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Get the latest identity fraud insights, trends and fraud prevention tips in our Identity Fraud Report 2023. It's estimated that fraud costs the global economy around $5.38 trillion (£4.37 trillion) — 6.4% of the world's GDP. And with most fraud now happening online (80% of reported fraud is cyber-enabled), it's crucial that businesses put defenses in place.

To help businesses be more proactive in their fight against identity fraud, we examined our own proprietary data to understand how fraudsters behave, the techniques they’re using, and what sort of attack patterns have emerged over the last year. This report collates those findings to help businesses stay one step ahead of identity fraud.

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Identity fraud insights


of document fraud

targets national ID cards

increase in attempted fraud

in financial services

Identity fraud is a 24/7 business

In 2022, fraud levels were consistent across 24 hours, seven days a week. Businesses are under threat from fraudulent attacks 24/7, and their defenses need to match that.

Fraud rings opt for repeat fraud attacks

Fraud rings favor repeat fraud — where fraudsters launch hundreds or thousands of attacks using the same or similar personal information. The report examines what businesses can do to combat repeat fraud.

Synthetic identity fraud remains a huge threat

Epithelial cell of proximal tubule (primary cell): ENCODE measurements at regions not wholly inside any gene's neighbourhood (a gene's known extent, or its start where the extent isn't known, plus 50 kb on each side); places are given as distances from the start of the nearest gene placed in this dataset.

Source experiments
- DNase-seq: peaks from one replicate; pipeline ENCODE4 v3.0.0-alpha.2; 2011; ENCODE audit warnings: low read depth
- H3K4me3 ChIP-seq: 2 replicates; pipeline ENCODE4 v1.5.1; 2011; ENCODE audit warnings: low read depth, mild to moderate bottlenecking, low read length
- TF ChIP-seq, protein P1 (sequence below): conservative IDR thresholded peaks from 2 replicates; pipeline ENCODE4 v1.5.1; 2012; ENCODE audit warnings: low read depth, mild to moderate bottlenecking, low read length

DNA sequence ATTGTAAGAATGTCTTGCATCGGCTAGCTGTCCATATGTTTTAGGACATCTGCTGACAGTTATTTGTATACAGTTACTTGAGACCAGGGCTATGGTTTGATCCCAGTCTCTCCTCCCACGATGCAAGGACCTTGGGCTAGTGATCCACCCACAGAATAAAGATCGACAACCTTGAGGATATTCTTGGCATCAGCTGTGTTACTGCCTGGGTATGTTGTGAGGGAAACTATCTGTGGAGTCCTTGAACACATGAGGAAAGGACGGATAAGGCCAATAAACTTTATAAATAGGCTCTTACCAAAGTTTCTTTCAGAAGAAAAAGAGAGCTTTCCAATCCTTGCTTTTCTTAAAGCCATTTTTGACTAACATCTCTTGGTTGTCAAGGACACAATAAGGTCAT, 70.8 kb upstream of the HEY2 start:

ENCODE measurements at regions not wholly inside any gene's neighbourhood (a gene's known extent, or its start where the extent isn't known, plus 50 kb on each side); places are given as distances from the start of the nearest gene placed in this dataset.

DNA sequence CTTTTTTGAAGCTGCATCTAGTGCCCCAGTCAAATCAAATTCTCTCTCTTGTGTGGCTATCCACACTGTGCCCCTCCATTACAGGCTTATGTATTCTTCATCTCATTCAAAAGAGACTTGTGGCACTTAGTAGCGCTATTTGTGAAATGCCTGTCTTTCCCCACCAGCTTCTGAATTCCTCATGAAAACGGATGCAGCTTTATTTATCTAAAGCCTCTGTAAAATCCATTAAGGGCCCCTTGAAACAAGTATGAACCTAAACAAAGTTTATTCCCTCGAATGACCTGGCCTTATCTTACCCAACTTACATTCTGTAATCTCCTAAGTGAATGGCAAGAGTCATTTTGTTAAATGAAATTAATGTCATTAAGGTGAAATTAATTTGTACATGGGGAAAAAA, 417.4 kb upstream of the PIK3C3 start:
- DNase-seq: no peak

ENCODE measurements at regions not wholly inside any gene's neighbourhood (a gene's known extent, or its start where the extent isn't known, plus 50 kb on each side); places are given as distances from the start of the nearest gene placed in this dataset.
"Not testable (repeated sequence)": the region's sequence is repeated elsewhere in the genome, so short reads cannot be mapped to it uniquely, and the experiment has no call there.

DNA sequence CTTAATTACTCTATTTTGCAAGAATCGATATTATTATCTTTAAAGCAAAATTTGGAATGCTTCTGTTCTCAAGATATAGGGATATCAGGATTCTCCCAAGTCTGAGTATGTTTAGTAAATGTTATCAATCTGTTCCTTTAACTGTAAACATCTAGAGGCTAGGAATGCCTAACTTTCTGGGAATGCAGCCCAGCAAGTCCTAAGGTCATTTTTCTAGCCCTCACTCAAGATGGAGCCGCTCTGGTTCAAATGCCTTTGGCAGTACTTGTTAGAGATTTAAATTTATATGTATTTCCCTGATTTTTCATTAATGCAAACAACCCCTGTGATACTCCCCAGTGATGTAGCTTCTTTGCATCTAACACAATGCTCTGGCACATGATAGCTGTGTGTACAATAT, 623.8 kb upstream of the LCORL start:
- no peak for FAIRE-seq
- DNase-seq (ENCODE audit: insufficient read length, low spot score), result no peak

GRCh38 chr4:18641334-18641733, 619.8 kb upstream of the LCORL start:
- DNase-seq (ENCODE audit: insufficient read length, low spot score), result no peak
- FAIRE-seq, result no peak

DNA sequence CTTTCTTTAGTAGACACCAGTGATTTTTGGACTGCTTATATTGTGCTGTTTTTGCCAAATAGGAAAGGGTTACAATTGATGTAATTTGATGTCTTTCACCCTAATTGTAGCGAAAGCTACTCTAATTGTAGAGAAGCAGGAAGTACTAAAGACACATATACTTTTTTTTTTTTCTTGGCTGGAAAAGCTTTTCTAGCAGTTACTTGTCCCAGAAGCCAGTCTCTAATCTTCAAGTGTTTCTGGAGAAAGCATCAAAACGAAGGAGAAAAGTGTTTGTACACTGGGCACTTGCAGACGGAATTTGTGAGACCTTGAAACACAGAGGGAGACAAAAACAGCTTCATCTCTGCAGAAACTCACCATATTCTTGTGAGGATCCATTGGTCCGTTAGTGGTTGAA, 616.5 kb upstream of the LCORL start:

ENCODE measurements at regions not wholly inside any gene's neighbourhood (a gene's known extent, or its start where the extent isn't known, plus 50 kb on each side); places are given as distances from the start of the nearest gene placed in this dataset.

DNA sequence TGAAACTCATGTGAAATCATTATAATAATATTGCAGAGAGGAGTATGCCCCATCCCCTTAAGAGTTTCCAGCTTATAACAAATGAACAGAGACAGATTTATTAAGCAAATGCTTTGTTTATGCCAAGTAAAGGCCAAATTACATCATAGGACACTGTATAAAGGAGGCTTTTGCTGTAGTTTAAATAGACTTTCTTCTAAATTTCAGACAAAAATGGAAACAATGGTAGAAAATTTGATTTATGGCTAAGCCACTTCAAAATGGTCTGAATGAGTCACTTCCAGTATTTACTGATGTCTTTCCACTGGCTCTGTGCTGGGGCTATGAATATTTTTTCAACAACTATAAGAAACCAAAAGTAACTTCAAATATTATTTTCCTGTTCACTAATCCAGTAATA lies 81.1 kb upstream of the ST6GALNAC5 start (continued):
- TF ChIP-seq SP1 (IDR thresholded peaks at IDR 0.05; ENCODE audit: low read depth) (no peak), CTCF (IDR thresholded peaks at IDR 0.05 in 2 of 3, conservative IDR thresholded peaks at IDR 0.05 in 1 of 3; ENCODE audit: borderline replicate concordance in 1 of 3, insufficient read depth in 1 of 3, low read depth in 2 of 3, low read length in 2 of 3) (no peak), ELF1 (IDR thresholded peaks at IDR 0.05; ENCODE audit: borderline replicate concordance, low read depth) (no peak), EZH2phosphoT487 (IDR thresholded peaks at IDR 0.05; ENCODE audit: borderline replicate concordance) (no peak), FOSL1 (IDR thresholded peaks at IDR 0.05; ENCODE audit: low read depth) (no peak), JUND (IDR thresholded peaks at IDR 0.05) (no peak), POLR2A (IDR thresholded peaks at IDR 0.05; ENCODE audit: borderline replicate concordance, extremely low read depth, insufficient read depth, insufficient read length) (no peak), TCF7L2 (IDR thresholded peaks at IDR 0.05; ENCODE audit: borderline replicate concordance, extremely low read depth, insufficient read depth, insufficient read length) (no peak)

Synthetic identity fraud — where real and fake data is combined — remains a big threat. Our report found that synthetic identity documents are more likely to be male than female, and fraudsters are opting to use fictional names.

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Get your copy of Onfido’s 2023 Identity Fraud Report

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Within this report, Onfido’s team of experts provides a reference guide on the emerging identity fraud trends, and outlines some of the preventative measures practitioners can put in place against them.


What is the difference between identity fraud and identity theft?

Identity fraud and identity theft are two terms that are often used interchangeably, but there are some subtle differences between the two. Identity theft refers to the act of stealing someone’s personally identifiable information (PII). For example, via a data breach. This PII is then often sold on the dark web — fraudsters are able to purchase an individual’s information (including their name, date of birth, email address, Social Security number and more) for as little as $4 according to findings from Atlas VPN.

Identity fraud is when a fraudster goes on to use this stolen information for personal or financial gain, or to commit a crime. For example, creating synthetic identities to open bank accounts or obtain credit, performing phishing attacks, or using the information to take over an individual’s account and make illegal transactions.

What qualifies as identity fraud?

Any act in which a fraudster uses an individual’s stolen personal information for financial gain, or to commit a crime, qualifies as identity fraud. Such activities include using stolen or fake PII to open a bank account, open a credit application, or apply for official documents. Often, the long-term intention is to launder money or purchase illicit goods.

Fraudsters might also attempt to defraud individuals (using techniques such as phishing, or account takeover) to get them to hand over money.

What are the top three types of identity theft?

Some of the most common types of identity theft include: